When German Chancellor Angela Merkel announced this week that she would not seek another term in office, one line from her speech was particularly resonant: “I wasn’t born a chancellor,” she said, “and I never forgot this.”
It would have sounded peculiar coming from anyone else, but for Merkel the sentiment made complete sense. She may not have been born chancellor, but it’s difficult to imagine a time before the 64-year-old was such a dominant force in German and eventually international politics. Merkel took office as Germany’s first female chancellor in 2005, more than 13 years ago; her tenure has spanned, among other things, a global financial crisis, a massive influx of refugees and the renewed rise of right-wing populism in Europe.
Will history remember Merkel as the woman who helped build the current liberal world order or someone whose decisions have put it in jeopardy?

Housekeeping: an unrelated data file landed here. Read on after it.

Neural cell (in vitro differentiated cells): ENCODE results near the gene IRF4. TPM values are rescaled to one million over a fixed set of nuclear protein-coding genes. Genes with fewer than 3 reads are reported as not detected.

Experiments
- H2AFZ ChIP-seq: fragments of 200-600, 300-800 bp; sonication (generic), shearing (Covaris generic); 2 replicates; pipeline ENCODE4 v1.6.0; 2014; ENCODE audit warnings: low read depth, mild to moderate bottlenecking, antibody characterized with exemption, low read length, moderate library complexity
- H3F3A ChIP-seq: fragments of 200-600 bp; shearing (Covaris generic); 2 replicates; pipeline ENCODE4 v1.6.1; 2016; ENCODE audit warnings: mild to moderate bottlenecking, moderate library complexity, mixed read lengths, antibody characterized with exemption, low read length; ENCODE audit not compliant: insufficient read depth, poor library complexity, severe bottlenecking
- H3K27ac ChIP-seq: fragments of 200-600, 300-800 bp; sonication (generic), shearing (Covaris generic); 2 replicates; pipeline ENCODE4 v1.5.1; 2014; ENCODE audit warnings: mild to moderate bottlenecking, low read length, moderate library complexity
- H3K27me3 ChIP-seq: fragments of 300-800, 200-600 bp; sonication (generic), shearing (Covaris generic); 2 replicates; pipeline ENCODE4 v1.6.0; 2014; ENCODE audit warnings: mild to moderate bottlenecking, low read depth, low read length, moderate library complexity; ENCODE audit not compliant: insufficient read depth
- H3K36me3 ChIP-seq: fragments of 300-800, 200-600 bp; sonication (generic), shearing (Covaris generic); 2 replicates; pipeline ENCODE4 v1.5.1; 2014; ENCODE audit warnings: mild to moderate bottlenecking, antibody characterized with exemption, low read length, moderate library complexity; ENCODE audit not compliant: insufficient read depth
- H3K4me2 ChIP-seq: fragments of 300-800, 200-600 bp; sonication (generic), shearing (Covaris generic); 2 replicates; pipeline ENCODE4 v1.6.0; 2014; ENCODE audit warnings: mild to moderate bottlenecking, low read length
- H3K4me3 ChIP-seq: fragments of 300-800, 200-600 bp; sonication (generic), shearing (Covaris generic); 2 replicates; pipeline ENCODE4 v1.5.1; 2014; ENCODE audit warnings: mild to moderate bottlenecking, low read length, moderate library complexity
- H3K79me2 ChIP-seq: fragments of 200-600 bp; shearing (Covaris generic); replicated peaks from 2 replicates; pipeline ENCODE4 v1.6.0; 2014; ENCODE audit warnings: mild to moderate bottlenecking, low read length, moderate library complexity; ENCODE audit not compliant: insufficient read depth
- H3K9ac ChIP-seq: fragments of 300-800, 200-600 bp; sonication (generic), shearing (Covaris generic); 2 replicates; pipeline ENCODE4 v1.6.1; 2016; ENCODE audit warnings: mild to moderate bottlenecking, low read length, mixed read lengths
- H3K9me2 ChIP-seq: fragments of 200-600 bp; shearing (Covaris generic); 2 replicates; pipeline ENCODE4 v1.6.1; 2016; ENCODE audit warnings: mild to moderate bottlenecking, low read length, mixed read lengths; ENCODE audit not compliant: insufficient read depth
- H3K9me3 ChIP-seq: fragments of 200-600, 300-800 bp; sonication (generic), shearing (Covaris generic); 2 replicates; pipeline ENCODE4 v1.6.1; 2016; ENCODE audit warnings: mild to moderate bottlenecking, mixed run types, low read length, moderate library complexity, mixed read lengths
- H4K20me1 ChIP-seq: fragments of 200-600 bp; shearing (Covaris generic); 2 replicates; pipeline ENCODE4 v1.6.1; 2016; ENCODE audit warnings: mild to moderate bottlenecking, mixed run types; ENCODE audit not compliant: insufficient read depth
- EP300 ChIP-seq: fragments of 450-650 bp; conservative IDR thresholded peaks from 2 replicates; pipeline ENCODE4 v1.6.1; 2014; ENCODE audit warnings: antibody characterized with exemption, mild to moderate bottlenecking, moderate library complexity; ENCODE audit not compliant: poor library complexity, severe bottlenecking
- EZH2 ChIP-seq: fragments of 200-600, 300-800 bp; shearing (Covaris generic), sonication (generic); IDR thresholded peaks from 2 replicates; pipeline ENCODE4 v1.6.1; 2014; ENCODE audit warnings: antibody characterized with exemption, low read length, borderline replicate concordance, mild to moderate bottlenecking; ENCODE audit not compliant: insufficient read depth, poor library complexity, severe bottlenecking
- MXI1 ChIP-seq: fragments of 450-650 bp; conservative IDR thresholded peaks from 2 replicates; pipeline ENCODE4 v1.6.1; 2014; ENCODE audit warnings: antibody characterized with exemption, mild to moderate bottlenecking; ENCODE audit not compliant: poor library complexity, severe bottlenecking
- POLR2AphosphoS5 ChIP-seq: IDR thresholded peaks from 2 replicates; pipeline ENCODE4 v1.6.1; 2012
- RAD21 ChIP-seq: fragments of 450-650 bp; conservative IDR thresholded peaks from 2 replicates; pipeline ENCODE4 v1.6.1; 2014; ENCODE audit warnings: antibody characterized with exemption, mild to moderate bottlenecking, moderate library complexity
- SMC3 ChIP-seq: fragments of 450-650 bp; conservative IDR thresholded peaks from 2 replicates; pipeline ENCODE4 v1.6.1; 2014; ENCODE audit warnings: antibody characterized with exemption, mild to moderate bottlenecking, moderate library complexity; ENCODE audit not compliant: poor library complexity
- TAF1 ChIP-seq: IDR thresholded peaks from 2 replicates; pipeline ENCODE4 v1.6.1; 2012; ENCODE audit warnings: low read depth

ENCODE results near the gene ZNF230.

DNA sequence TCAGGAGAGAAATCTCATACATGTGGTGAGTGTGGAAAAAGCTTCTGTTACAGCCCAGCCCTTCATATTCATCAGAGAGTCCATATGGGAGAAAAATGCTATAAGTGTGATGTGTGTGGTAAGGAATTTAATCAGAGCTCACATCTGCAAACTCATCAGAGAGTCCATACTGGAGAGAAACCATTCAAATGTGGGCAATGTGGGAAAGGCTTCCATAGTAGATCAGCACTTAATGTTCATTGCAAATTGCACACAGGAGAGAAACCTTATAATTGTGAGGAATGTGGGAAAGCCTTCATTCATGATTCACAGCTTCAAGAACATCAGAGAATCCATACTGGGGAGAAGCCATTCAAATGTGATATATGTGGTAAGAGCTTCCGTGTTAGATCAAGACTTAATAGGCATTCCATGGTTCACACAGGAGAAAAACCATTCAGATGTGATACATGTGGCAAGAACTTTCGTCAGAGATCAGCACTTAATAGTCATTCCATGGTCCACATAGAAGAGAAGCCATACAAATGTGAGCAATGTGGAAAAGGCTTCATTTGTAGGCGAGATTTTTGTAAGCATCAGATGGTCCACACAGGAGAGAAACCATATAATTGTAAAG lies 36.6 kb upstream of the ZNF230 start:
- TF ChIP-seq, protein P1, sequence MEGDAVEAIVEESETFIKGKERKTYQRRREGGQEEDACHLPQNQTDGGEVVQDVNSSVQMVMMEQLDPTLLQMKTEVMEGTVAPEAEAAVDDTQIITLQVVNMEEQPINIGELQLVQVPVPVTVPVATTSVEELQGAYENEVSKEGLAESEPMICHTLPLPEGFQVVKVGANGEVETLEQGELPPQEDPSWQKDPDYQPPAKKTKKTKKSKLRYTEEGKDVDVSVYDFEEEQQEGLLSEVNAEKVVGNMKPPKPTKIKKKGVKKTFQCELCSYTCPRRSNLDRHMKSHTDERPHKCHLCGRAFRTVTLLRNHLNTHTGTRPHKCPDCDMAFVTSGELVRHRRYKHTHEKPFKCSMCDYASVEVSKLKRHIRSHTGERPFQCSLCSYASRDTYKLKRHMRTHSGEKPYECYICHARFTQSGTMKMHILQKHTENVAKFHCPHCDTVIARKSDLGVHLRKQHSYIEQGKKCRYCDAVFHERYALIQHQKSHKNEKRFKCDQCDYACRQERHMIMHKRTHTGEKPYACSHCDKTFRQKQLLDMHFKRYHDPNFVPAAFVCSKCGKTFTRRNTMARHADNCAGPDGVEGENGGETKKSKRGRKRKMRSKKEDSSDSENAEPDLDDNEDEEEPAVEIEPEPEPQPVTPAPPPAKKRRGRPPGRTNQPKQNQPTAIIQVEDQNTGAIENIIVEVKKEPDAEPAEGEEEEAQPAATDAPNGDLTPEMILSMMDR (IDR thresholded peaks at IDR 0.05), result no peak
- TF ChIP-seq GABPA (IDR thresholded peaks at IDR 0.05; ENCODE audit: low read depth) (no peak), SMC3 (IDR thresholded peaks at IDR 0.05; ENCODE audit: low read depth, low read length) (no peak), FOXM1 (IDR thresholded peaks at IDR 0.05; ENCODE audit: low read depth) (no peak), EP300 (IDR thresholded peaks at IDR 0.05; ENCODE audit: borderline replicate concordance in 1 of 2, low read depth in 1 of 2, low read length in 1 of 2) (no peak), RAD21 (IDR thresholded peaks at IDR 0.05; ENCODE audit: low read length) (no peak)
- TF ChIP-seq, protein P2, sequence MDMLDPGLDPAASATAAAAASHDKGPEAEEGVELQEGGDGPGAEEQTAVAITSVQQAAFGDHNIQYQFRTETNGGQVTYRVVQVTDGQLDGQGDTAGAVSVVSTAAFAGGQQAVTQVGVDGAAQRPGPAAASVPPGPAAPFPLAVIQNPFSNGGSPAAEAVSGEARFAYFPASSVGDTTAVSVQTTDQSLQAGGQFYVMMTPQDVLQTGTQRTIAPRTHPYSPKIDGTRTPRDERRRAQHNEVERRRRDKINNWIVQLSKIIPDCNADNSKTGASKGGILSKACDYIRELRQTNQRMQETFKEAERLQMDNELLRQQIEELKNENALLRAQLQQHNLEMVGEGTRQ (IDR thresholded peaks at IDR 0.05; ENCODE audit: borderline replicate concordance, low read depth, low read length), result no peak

As Germany and the world contemplate the coming post-Merkel era — known in German as Merkeldämmerung, or “the twilight of Merkel” — analyzing her legacy is ultimately a complicated and contradictory undertaking. Merkel was long seen as a steady hand in turbulent times, a politically invincible force that helped shape the politics and economy of her country as well as the direction of the European Union. But as Europe faces new political headwinds, the German leader is no longer seen as quite so invincible. In fact, her actions, particularly with regard to the refugee crisis in 2015, have contributed to today’s unstable political environment.
In other words, will history remember Merkel as the woman who helped build the current liberal world order or someone whose decisions have put it in jeopardy? Or both?
Despite initially cultivating an uncontroversial and non-ideological image, Merkel has managed to become a deeply polarizing figure both at home and abroad. To one group of people, she is the comforting figure Mutti, or “mother.” She’s the “Queen of Europe,” who helped Germany weather the post-2008 recession and took it to new heights of economic prosperity. And she is the last woman standing in the liberal world order, a bulwark for liberal democracy who’s been forced to repeatedly defend its institutions in the age of Brexit and Donald Trump.